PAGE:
After the American company’s drawn out receivership proceedings, Erik Buell Racing seems like the brand everyone has forgotten about. Posting a press release to its Facebook page today though, EBR says it has some interesting projects in the works.
To unveil for the 2017 model year, EBR is teasing an urban street bike that is “quick, dark, and low”; meanwhile for the 2018 model year, EBR says it will debut a sub-$10,000 motorcycle platform.
There also seems to be some movement on the 1190 platform, presumably with model updates to the RX and SX sport bikes, and the 1190AX adventure bike could finally be coming to market.
Taking these news items in turn, we can start with speculation about what motorcycles could meet the criteria of being “quick, dark, and low” in the urban street bike segment.
An all-new machine is likely too big of an ask from the American brand, so our first guess would be to see something built off the 1190 platform. Whether that means just using the 72° v-twin engine in a different chassis, or the whole rolling machine, is up for debate though.
I have to admit to being stumped on this announcement, especially when considering the position of the company when it closed and where it is now rebooted, so I’ll be curious to see what comes forth at the annual trade shows.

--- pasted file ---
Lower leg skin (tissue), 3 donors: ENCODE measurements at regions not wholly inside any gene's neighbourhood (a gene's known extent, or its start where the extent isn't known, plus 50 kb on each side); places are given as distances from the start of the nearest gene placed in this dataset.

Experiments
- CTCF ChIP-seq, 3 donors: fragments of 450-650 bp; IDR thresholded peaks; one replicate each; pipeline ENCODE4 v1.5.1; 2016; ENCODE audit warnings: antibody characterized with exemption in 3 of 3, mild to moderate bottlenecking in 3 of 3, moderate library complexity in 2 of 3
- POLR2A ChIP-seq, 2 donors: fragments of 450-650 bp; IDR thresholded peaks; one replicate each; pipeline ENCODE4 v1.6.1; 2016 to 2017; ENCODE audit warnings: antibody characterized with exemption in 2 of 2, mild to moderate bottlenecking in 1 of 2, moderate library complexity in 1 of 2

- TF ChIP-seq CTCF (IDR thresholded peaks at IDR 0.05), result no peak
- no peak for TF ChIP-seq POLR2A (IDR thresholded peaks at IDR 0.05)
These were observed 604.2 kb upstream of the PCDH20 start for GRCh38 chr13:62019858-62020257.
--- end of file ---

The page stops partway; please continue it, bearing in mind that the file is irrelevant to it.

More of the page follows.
Erik Buell Racing’s goal of making a sub-$10,000 motorcycle platform for 2018 is perhaps easier to decipher and understand. It is easier to woo dealerships when you have a full-line of motorcycles to offer.
Add into that mix the growing divide on who can afford motorcycles of a certain value (cash vs. credit), and there’s a strong argument to push for models below the $10,000 mark.
Truthfully, the price break happens closer to $6,000 to $8,000, and we have see price-focused bikes like the Yamaha FZ-09 selling very well. It makes sense that EBR would follow suit, though hopefully sub-$10,000 means closer to $8,000 than it does to $9,999.
As for continuing to develop the 1190 platform, that might be a mixed bag. There are a lot of people in the motorcycle industry that would like to see what an EBR 1190AX looks like, and there’s also some precedent from the Buell Ulysses that such a machine could be a success, relatively speaking.
Updates to the EBR 1190RX and EBR 1190SX sport bikes though are likely necessary to keep the bikes relevant against the competition, but EBR also does so at its peril. That might be a story for a different post though.